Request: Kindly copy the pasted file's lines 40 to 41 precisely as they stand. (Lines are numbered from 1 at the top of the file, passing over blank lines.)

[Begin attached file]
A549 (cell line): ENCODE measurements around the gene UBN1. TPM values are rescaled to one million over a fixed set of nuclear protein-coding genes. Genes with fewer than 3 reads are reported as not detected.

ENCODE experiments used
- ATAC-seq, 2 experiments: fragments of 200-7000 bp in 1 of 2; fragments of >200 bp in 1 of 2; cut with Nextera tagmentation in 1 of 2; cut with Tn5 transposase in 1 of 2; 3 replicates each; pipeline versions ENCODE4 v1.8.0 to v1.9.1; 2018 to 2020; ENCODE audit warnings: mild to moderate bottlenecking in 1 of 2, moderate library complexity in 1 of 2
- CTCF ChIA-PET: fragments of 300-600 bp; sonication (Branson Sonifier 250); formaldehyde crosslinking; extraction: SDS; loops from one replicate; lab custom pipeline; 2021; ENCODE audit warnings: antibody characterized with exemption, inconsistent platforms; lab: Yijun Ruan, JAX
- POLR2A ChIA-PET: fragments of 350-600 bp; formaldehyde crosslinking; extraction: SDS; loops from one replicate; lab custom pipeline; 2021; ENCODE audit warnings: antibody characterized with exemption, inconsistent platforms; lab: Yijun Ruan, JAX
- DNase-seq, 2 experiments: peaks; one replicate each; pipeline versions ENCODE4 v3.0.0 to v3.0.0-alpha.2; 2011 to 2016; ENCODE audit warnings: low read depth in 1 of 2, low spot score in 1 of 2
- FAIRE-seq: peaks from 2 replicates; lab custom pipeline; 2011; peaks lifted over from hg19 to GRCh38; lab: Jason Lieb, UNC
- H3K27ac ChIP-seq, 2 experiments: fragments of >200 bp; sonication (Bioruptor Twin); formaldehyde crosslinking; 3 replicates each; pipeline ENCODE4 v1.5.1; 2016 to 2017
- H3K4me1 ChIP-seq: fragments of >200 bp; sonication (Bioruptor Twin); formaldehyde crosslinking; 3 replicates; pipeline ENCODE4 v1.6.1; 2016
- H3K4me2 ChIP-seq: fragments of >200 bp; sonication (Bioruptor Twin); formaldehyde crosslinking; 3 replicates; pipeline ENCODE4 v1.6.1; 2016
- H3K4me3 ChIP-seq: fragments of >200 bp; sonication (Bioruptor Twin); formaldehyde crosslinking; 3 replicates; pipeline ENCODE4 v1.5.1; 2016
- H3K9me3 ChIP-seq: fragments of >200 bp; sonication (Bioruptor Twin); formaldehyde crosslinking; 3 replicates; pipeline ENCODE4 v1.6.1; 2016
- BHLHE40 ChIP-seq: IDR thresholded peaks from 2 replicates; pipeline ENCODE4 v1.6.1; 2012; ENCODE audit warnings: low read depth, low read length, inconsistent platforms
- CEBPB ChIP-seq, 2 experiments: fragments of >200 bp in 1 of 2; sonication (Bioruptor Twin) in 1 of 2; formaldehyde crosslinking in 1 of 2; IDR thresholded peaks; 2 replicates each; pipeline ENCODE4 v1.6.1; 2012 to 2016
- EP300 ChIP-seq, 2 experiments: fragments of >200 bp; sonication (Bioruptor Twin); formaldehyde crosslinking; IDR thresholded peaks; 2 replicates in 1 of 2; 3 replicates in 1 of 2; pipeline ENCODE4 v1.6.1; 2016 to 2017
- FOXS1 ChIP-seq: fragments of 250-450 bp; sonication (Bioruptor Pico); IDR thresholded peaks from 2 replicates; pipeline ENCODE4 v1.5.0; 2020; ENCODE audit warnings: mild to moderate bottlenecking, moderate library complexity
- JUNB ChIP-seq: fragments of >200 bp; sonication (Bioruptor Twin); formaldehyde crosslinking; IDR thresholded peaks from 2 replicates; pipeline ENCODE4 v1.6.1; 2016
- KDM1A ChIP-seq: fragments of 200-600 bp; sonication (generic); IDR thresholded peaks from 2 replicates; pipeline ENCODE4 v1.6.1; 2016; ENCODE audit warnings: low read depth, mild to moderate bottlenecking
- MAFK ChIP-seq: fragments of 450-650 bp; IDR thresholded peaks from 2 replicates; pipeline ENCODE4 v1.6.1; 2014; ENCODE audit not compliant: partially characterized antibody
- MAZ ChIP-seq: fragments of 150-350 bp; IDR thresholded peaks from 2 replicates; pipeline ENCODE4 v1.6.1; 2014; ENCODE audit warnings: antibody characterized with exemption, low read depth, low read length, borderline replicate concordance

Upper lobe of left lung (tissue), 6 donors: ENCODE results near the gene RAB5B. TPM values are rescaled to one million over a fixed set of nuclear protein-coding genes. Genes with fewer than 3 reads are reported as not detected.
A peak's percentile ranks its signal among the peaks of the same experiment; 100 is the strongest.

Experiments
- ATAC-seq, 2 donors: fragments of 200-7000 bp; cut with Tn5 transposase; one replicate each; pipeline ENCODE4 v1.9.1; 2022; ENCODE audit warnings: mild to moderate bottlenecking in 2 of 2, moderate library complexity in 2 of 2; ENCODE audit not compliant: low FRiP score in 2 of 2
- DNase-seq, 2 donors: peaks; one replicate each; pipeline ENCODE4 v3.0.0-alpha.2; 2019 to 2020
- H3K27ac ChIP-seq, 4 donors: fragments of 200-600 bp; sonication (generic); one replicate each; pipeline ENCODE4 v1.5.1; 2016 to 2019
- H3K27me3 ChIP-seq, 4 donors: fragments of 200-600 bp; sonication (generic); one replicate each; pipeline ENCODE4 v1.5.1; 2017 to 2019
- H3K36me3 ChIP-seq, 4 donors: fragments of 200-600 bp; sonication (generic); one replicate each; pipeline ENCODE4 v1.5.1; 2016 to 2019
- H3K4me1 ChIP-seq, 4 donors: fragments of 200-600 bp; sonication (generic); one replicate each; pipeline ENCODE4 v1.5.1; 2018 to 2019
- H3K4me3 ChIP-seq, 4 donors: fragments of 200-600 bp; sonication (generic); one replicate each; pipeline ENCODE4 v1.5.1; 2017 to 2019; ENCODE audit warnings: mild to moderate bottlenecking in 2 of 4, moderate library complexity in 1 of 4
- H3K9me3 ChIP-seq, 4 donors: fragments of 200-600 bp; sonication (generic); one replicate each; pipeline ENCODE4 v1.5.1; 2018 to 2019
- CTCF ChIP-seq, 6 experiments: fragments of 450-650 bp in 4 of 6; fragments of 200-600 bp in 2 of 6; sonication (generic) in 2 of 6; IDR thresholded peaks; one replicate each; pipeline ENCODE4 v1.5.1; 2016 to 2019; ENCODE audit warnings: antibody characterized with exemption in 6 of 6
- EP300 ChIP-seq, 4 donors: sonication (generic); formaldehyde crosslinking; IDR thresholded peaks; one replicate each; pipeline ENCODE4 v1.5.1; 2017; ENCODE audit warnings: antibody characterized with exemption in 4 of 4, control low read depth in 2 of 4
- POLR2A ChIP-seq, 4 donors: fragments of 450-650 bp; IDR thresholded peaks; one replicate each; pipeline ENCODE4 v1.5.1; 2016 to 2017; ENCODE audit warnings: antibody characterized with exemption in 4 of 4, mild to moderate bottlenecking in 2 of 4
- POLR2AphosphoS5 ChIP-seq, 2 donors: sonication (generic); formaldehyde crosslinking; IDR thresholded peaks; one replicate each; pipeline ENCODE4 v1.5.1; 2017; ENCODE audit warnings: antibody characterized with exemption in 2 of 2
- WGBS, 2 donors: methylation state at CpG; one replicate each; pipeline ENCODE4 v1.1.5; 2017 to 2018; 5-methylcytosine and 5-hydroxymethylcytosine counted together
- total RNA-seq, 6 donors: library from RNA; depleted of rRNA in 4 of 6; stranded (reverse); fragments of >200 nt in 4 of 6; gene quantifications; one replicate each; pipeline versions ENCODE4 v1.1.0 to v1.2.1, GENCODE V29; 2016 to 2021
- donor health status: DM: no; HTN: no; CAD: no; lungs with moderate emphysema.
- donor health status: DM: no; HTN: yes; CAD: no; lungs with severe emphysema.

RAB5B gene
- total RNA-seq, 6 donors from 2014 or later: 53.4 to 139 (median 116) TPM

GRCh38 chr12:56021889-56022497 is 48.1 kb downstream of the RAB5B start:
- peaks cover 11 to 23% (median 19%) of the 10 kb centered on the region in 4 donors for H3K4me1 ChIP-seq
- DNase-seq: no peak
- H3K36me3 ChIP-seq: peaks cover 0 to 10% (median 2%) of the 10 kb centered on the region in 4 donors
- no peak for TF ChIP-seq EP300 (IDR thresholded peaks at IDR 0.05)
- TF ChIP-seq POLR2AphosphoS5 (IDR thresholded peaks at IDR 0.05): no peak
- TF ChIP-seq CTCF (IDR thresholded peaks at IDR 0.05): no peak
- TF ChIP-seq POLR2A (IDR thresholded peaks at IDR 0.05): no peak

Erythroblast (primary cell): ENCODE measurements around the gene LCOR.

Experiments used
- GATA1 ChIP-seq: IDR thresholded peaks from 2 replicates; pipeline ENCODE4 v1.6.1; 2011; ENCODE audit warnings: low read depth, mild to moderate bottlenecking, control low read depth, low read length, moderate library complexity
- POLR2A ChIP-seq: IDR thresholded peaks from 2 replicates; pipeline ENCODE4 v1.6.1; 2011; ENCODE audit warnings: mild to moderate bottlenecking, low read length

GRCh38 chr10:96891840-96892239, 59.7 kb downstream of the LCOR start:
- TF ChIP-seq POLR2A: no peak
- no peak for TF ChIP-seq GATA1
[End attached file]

RAB5B gene
- total RNA-seq, 6 donors from 2014 or later: 53.4 to 139 (median 116) TPM